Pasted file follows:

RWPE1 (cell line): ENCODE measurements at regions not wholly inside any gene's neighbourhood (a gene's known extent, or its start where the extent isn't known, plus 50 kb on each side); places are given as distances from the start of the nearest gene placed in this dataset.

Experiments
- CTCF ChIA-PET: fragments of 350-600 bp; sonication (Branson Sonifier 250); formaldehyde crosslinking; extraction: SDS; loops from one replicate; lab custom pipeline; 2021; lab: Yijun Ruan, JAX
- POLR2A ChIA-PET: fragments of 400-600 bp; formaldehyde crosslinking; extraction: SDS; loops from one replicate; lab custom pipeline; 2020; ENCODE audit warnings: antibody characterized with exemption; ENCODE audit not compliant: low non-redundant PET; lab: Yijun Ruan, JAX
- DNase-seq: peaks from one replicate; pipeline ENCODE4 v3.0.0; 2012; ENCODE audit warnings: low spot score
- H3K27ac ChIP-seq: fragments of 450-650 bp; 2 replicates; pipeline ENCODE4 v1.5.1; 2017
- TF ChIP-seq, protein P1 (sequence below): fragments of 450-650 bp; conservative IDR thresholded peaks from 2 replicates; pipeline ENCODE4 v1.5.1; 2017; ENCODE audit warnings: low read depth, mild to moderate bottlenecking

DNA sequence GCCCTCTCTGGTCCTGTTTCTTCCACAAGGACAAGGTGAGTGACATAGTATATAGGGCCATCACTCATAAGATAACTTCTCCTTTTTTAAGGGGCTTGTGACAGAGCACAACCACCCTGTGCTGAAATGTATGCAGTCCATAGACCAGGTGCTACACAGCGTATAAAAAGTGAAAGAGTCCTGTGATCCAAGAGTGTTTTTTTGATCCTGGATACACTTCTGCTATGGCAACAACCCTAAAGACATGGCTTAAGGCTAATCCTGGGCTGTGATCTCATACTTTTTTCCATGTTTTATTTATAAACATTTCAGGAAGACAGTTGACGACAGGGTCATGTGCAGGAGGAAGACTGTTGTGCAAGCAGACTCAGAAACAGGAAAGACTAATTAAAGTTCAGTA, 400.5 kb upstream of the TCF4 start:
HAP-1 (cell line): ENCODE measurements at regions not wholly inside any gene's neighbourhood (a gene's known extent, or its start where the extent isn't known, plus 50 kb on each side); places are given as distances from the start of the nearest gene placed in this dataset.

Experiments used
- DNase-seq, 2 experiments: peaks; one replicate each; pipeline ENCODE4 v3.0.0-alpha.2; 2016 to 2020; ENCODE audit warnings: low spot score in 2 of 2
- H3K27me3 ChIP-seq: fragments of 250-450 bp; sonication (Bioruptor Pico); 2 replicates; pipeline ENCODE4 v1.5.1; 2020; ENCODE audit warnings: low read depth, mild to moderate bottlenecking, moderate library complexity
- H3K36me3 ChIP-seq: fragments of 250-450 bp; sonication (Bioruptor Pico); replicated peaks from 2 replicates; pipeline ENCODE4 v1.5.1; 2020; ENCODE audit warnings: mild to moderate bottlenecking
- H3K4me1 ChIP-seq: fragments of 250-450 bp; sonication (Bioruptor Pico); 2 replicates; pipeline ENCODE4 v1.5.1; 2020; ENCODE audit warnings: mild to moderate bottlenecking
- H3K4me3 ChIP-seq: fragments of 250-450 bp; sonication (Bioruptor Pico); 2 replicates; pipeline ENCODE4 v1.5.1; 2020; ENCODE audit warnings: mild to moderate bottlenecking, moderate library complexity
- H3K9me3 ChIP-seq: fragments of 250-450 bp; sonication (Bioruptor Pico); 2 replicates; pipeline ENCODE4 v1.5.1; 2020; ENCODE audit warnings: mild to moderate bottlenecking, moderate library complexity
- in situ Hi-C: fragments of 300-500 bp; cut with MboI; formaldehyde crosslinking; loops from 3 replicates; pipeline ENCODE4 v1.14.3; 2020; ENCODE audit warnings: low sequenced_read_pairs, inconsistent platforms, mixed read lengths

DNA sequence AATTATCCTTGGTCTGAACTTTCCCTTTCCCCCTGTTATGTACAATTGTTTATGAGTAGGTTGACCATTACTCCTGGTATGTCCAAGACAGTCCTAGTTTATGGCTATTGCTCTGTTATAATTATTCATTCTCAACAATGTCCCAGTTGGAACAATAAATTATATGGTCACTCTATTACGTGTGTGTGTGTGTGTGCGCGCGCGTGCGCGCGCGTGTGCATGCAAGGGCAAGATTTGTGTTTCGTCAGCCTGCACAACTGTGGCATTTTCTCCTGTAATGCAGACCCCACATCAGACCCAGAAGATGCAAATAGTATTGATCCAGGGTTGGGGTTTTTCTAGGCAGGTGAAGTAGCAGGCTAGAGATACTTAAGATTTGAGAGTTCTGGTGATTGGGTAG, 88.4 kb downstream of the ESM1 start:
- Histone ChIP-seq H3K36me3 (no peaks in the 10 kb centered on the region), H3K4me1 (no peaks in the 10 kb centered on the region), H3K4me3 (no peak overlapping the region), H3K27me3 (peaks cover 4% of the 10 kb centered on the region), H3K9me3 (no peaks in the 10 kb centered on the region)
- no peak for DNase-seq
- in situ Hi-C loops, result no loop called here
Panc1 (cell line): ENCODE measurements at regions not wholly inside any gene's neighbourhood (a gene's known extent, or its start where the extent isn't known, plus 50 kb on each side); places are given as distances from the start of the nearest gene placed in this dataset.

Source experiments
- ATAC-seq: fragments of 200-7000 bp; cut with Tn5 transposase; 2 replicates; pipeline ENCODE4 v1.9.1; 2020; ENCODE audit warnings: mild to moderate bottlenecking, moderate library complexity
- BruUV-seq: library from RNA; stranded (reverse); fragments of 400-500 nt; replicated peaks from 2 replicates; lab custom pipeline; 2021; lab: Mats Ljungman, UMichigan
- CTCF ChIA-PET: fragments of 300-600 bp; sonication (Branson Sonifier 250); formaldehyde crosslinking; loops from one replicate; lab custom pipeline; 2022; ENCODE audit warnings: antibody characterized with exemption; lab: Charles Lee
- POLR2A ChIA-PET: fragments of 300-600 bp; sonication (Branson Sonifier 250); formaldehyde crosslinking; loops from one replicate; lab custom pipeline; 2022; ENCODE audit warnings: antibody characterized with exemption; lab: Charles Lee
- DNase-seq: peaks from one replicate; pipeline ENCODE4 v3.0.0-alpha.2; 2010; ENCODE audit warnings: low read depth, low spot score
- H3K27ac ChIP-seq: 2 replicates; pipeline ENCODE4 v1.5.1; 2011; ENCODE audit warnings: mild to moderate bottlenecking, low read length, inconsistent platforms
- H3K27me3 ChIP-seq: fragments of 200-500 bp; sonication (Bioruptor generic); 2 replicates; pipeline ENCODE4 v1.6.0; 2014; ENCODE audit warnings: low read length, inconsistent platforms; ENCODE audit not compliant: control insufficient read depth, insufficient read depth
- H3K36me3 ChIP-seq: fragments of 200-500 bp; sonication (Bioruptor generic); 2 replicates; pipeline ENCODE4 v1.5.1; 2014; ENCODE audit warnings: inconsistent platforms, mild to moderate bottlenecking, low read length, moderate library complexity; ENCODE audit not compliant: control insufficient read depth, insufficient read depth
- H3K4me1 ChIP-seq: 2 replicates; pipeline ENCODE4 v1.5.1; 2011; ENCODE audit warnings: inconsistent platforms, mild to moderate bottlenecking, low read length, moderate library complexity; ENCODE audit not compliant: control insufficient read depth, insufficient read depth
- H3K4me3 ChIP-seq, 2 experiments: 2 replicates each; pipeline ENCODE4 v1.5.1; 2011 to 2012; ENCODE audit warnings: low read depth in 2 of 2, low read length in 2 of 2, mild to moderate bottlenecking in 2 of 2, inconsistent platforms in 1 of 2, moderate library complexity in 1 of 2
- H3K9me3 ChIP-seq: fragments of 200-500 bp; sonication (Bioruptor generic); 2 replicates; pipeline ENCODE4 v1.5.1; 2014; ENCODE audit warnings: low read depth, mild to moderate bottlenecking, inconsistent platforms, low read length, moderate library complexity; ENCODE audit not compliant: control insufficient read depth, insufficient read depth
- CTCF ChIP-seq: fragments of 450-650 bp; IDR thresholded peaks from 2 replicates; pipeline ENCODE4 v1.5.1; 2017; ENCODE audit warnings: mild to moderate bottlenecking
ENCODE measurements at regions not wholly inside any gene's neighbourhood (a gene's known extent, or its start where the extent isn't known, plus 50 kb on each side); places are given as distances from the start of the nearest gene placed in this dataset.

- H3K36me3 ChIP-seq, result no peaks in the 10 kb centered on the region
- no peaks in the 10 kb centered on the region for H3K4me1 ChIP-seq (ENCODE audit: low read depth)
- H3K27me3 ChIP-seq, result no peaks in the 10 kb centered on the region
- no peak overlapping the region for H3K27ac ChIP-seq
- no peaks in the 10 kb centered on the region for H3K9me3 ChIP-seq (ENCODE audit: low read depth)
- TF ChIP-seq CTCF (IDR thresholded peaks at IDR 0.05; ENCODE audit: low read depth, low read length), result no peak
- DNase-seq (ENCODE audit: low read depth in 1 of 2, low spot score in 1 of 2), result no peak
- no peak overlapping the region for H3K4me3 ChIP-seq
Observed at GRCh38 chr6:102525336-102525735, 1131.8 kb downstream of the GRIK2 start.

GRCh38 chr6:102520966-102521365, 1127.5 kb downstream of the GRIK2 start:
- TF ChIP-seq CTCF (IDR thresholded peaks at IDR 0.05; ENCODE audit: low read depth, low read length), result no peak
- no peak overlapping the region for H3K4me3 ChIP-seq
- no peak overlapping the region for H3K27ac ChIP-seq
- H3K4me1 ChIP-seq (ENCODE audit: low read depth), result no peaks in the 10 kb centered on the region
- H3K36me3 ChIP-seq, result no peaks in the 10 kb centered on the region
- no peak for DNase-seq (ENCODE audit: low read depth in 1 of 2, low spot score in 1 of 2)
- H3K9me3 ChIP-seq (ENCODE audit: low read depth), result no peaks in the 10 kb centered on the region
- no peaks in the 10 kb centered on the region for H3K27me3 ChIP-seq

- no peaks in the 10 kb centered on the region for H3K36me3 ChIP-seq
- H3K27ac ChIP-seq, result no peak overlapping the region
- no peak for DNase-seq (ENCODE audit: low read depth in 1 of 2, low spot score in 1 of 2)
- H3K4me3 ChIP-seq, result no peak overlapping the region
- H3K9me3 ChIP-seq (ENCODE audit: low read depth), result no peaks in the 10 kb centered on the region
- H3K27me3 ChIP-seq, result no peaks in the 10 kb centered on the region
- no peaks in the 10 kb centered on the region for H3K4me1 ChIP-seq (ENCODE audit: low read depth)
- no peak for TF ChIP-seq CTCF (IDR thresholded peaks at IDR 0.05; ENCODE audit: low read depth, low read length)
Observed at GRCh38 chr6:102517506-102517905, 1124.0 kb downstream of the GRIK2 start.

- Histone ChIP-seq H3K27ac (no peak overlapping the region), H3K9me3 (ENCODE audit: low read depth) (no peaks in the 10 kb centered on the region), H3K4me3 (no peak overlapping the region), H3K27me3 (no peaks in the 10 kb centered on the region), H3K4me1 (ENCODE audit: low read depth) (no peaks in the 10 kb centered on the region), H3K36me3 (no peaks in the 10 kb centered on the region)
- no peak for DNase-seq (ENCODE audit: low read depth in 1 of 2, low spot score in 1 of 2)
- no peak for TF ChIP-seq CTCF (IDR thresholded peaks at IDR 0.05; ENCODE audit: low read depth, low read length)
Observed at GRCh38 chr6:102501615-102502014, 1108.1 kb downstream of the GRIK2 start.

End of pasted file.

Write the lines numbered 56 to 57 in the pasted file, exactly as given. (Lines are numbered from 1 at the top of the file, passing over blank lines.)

- H3K27ac ChIP-seq, result no peak overlapping the region
- no peak for DNase-seq (ENCODE audit: low read depth in 1 of 2, low spot score in 1 of 2)